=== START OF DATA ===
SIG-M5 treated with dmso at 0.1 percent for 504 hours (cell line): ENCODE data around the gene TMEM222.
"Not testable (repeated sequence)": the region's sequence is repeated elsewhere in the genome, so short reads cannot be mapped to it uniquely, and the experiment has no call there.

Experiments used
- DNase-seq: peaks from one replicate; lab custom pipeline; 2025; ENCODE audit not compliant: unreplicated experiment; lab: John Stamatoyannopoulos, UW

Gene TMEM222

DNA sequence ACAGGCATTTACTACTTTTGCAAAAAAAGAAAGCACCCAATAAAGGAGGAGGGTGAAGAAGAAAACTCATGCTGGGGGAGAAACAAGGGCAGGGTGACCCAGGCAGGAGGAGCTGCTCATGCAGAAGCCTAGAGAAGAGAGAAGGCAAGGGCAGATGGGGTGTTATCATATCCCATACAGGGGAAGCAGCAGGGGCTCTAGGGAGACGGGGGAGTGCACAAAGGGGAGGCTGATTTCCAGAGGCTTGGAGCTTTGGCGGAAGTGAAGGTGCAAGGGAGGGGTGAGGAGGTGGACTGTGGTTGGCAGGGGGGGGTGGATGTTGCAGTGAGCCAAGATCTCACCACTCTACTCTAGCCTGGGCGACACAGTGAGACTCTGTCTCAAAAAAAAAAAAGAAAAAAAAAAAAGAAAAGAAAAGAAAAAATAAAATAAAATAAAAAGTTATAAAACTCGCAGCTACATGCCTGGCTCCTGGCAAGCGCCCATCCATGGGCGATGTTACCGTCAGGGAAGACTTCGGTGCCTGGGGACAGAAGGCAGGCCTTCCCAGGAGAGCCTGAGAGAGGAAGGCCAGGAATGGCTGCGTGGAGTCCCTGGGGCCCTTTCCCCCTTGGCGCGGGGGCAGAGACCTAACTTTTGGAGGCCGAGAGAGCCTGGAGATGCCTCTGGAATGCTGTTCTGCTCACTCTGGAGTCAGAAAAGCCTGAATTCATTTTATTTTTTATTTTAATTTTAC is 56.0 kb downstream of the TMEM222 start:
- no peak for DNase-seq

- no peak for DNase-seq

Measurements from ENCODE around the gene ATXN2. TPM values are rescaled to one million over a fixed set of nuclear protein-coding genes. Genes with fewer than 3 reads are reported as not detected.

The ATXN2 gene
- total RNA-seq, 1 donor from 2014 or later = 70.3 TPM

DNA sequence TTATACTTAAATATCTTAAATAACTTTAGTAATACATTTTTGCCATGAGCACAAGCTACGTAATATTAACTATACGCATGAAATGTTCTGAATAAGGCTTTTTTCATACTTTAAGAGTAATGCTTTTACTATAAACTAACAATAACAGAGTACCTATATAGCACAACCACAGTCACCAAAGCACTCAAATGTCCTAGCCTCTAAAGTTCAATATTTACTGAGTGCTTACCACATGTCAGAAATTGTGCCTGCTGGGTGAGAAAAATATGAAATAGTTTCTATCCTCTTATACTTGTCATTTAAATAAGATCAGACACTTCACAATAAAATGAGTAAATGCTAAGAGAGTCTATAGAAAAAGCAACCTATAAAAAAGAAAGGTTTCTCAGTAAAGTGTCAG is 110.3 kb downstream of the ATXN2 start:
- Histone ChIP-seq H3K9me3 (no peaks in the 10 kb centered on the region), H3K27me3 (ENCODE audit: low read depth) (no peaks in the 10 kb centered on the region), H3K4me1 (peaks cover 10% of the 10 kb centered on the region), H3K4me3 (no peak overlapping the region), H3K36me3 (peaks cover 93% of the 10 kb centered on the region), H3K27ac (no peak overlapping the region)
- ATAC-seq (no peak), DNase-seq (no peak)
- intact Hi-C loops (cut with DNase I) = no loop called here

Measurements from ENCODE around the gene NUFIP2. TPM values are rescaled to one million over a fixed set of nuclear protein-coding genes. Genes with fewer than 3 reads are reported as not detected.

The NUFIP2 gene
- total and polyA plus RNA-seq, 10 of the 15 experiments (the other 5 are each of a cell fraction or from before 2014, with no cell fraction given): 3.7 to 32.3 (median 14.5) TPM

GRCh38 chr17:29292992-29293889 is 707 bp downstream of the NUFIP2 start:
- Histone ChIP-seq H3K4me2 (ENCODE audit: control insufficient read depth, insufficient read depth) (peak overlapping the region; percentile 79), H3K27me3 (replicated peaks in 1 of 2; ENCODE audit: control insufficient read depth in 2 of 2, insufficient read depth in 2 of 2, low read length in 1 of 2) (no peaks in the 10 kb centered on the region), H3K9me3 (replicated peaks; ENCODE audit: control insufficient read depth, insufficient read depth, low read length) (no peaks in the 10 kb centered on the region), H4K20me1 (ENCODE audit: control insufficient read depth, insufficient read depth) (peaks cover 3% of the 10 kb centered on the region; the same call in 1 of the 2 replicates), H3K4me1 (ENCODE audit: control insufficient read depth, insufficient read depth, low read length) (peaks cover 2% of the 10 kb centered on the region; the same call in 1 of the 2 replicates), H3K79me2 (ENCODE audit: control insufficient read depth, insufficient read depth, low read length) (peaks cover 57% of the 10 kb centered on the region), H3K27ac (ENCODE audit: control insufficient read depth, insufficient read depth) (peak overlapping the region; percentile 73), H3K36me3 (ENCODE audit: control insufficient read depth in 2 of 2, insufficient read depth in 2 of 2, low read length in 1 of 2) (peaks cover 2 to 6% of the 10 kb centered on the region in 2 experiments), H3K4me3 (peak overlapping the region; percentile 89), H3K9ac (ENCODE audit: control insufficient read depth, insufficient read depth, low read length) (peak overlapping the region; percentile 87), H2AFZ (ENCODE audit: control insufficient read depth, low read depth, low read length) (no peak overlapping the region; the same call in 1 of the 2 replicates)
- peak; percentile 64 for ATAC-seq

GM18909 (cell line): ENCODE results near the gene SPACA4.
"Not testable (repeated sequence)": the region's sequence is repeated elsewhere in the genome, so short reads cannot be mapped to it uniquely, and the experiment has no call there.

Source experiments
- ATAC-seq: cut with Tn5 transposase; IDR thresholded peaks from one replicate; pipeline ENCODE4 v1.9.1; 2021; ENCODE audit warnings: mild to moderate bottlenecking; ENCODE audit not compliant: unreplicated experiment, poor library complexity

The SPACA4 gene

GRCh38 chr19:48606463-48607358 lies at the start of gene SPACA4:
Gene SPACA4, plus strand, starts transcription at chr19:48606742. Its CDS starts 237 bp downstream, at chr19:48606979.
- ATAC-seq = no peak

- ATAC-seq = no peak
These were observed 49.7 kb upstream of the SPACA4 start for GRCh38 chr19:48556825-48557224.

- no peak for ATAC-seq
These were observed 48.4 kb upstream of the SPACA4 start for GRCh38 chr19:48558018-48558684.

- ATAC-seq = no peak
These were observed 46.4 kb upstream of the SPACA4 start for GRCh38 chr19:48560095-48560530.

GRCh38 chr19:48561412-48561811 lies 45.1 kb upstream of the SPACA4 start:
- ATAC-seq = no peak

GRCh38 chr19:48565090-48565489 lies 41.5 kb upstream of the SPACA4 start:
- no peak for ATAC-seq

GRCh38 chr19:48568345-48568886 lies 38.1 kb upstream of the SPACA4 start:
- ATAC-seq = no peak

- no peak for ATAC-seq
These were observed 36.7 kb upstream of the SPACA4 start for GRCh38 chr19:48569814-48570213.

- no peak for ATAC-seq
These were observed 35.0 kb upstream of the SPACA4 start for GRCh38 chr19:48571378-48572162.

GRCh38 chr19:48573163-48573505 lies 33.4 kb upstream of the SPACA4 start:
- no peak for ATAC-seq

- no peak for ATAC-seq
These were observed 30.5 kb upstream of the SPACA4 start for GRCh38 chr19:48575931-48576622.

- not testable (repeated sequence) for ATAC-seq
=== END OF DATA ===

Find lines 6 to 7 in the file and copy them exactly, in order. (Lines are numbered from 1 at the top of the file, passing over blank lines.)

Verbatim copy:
DNA sequence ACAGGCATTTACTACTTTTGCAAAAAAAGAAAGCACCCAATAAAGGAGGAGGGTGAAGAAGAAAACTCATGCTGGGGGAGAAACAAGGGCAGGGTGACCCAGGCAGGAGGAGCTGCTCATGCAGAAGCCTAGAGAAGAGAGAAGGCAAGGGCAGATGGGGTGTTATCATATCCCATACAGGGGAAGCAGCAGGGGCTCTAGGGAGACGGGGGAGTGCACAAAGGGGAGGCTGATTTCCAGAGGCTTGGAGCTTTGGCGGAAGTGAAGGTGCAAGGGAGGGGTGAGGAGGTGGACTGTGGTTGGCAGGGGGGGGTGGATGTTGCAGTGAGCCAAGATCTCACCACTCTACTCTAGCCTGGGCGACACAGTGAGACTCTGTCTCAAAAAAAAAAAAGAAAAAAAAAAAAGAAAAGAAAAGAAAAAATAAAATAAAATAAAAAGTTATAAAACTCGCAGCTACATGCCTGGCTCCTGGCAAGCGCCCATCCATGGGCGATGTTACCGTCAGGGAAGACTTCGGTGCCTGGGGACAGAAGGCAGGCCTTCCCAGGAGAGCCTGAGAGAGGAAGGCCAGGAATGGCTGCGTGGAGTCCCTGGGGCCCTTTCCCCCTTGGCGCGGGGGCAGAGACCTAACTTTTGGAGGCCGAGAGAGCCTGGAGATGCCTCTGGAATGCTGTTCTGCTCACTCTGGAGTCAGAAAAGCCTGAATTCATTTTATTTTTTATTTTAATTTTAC is 56.0 kb downstream of the TMEM222 start:
- no peak for DNase-seq